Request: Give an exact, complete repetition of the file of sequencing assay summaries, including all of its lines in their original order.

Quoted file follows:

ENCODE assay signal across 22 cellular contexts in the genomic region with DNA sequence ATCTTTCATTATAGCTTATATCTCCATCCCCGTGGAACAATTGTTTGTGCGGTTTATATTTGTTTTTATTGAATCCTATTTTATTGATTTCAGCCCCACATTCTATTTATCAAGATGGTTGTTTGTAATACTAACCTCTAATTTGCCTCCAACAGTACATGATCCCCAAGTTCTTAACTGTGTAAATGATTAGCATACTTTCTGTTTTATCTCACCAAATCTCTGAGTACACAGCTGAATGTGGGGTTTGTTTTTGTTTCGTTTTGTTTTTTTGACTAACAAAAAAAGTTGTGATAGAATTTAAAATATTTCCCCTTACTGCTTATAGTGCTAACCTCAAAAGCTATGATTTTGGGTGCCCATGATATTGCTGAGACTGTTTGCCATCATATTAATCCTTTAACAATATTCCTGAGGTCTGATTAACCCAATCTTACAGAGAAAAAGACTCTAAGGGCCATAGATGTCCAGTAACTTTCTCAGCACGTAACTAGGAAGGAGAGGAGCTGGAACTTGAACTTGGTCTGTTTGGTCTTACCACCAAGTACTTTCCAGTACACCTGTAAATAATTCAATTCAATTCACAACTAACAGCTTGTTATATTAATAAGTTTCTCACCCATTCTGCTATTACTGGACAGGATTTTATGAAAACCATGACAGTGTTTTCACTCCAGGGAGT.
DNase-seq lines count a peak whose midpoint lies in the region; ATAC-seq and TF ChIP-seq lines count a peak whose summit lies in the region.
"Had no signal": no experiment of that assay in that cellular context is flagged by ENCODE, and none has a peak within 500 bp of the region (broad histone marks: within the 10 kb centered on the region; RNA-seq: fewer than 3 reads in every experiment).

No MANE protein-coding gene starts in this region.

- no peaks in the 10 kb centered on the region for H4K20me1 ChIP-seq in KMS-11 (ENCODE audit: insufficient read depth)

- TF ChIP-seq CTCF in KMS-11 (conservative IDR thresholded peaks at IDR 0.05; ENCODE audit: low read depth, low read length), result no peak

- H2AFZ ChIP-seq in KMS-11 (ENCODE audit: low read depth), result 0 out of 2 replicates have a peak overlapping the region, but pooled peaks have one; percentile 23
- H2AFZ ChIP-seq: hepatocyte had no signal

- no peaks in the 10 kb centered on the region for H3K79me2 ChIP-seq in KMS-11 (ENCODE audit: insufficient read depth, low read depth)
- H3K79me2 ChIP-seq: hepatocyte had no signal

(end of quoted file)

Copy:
ENCODE assay signal across 22 cellular contexts in the genomic region with DNA sequence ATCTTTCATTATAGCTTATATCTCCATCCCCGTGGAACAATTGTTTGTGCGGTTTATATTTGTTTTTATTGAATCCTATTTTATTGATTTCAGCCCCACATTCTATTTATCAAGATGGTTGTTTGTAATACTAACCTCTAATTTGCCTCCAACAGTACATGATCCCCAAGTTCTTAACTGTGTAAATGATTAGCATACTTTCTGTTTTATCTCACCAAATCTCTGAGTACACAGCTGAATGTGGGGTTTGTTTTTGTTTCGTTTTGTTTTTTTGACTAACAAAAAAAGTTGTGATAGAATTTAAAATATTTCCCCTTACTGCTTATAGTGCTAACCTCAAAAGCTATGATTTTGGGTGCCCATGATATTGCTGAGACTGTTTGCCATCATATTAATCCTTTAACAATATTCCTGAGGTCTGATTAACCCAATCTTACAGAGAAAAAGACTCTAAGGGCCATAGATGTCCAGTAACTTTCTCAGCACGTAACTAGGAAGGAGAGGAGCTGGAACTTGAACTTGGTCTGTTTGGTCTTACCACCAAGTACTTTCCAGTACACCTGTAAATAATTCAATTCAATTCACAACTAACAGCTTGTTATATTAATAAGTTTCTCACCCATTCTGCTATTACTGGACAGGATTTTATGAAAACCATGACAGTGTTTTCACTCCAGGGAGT.
DNase-seq lines count a peak whose midpoint lies in the region; ATAC-seq and TF ChIP-seq lines count a peak whose summit lies in the region.
"Had no signal": no experiment of that assay in that cellular context is flagged by ENCODE, and none has a peak within 500 bp of the region (broad histone marks: within the 10 kb centered on the region; RNA-seq: fewer than 3 reads in every experiment).

No MANE protein-coding gene starts in this region.

- no peaks in the 10 kb centered on the region for H4K20me1 ChIP-seq in KMS-11 (ENCODE audit: insufficient read depth)

- TF ChIP-seq CTCF in KMS-11 (conservative IDR thresholded peaks at IDR 0.05; ENCODE audit: low read depth, low read length), result no peak

- H2AFZ ChIP-seq in KMS-11 (ENCODE audit: low read depth), result 0 out of 2 replicates have a peak overlapping the region, but pooled peaks have one; percentile 23
- H2AFZ ChIP-seq: hepatocyte had no signal

- no peaks in the 10 kb centered on the region for H3K79me2 ChIP-seq in KMS-11 (ENCODE audit: insufficient read depth, low read depth)
- H3K79me2 ChIP-seq: hepatocyte had no signal